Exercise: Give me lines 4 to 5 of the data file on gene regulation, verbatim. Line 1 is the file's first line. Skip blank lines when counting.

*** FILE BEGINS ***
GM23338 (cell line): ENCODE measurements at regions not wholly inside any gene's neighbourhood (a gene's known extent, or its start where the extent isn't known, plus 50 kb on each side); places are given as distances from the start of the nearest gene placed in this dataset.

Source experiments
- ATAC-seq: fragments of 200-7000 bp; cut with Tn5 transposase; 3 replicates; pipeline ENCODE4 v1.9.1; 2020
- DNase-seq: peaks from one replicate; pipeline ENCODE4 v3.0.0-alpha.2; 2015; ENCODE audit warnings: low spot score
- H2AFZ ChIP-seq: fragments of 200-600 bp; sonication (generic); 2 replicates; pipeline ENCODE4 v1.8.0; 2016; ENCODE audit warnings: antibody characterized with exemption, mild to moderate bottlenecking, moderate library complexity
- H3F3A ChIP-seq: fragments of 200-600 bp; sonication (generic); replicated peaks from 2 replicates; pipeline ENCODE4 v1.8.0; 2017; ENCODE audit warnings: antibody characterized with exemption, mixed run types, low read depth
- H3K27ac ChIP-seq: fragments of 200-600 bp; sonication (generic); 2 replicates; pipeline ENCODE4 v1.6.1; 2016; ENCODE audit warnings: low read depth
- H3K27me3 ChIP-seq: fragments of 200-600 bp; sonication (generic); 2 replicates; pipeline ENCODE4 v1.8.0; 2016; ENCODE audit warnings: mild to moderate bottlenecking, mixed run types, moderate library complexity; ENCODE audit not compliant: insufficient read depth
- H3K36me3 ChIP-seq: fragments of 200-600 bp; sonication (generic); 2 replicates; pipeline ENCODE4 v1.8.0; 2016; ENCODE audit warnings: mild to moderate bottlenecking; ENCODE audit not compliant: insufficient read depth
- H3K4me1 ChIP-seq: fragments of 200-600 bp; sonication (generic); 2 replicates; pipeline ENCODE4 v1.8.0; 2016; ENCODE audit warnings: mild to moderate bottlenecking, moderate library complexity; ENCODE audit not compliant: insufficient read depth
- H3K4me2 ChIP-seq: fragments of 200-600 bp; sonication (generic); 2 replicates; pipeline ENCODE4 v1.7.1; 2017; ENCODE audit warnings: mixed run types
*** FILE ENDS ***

- DNase-seq: peaks from one replicate; pipeline ENCODE4 v3.0.0-alpha.2; 2015; ENCODE audit warnings: low spot score
- H2AFZ ChIP-seq: fragments of 200-600 bp; sonication (generic); 2 replicates; pipeline ENCODE4 v1.8.0; 2016; ENCODE audit warnings: antibody characterized with exemption, mild to moderate bottlenecking, moderate library complexity